The emotion called fear

May 2011
884
0
Marble, N.C.
I understand the emotion called fear. Been there done that. I recently read where gun owners complain about there fear of being hurt harmed or killed. I have nothing against the second amendment, but Mentally can fear be over rationalized? I've heard instantisis where accidents happen with and without weapons. Guns have never killed anyone, people have.

It's peoples thoughts about their fear that rules them not commom sense. Thoughts please. Paul
 
Oct 2010
10
0
Spain
FEAR is one of the least complicated emotions, so much so that it might be almost treated as a negative desire. There is no doubt that most "higher" animals as well as children (and possibly plants, according to some recent theories) can have fear. FEAR can take any object whatsoever - other persons, the sky is falling, the apocalypse, going bald, walking on cracks in the sidewalk, cats, death, higher telephone bills, and another subway strike. FEAR is a family term covering all shades of that impending danger and comparative helplessness: fright, horror, terror, and panic; apprehension, concern, misgivings, "nervousness," distrust, and awe. The more sophisticated versions of FEAR, DREAD, fear of the unknown, ANQUISH, fear of oneself, and ANXIETY, fear of everything, deserve special treatment.

I have broken down the emotion into its thirteen logical parts (as can be done with any emotion) to illustrate its function.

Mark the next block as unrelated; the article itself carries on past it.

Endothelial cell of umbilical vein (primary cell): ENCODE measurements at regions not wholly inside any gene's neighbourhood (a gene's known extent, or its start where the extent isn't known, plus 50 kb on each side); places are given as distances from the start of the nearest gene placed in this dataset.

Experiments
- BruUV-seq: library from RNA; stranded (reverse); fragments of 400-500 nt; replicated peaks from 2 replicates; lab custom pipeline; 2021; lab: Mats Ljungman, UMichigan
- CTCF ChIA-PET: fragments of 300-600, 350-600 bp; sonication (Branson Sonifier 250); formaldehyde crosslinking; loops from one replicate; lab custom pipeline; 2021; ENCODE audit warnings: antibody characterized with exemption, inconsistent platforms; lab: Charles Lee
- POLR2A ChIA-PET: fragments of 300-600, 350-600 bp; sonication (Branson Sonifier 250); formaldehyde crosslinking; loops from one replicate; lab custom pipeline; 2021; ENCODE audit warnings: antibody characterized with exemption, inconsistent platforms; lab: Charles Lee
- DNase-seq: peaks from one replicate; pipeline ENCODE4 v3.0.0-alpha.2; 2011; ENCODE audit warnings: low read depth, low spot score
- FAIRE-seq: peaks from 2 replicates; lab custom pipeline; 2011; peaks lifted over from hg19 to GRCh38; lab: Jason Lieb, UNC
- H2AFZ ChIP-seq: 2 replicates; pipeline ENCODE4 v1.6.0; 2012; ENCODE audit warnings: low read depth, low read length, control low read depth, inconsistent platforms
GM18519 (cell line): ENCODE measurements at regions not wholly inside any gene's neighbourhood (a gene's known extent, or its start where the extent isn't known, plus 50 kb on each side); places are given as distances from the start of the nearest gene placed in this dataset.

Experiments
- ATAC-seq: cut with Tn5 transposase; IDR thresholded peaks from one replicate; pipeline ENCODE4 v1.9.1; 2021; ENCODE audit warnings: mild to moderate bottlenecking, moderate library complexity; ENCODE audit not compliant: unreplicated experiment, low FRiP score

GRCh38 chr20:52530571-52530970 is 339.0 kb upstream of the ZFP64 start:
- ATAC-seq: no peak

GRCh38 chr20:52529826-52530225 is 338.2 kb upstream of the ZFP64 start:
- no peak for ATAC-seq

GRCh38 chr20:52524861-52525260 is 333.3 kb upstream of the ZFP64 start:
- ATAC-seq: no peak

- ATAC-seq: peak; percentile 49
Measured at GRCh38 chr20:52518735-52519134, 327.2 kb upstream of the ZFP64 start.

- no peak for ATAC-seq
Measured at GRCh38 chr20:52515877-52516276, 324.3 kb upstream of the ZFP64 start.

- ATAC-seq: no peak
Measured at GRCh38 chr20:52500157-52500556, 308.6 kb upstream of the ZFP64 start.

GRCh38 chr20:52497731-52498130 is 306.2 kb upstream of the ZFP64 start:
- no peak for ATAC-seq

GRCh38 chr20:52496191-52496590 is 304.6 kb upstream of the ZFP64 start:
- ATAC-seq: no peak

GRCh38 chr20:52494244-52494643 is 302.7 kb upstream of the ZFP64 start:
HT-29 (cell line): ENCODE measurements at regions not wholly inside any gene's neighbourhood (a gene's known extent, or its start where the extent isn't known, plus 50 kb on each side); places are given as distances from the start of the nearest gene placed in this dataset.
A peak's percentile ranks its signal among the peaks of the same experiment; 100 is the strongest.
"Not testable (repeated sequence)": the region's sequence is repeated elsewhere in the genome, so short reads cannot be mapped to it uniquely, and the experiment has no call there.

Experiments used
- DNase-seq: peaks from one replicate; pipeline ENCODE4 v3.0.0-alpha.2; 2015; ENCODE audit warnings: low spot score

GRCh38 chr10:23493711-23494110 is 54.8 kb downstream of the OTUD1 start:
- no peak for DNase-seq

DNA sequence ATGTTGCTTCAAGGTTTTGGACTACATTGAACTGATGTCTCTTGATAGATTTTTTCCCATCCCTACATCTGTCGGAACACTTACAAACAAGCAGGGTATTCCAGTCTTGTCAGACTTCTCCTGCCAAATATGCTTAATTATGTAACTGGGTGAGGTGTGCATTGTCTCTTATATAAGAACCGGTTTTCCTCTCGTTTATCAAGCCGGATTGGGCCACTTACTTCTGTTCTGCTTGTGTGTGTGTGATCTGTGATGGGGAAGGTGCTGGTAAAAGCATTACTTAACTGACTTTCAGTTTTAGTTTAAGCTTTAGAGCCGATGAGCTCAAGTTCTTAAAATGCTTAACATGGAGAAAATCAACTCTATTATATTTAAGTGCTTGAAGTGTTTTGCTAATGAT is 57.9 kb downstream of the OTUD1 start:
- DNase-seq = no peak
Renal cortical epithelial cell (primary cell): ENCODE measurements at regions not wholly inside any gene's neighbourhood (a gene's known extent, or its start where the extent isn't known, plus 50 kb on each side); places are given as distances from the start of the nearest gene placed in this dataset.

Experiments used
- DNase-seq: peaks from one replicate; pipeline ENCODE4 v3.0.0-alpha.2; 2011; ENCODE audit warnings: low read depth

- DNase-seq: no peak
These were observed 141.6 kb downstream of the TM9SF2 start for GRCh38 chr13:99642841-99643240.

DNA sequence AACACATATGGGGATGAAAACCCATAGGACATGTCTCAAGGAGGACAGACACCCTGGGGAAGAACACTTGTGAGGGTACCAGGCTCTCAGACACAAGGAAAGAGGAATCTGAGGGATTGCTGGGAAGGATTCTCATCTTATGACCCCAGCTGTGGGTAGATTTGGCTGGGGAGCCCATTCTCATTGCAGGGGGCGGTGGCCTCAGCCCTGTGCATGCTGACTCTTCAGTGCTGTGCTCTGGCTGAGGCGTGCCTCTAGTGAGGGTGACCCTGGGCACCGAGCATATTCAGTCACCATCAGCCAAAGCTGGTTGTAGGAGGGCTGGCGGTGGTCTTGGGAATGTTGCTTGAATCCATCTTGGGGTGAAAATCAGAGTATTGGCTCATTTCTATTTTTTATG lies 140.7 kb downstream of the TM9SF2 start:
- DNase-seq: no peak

1. Direction: Outer-directed, except for ANGUISH.
2. Scope/Focus: Open
3. Object: Anything.
4. Criteria: Any. Fear of spiders, fear of failure or moral failings, fear of embarrassment.
5. Status: Open. But always with a tinge of at least temporary inferiority. One can be afraid of the resentful sting of an inferior, betrayal by an intimate friend or lover, and berating or punishment by a superior.
6. Evaluations: Strongly negative anticipation of an impending event, state of affairs, etc.
7. Responsibility: Open. It may be fear of retaliation, etc.
8. Intersubjectivity:Extremely defensive.
9. Distance: As far as possible.
10. Mythology: Impending catastrophe. Not a very interesting mythology in itself but often embellished with monsters and paranoid fantasies of considerate creativity.
11. Desire: To get away, to avoid or escape.
12. Power: A sense of helplessness; power to run perhaps but not confident overcoming.
13. Strategy: Self-protection. Perhaps a physical survival but possibly also protection of a self-image, an ambition or career, or protection of a person, situation, or object close to oneself.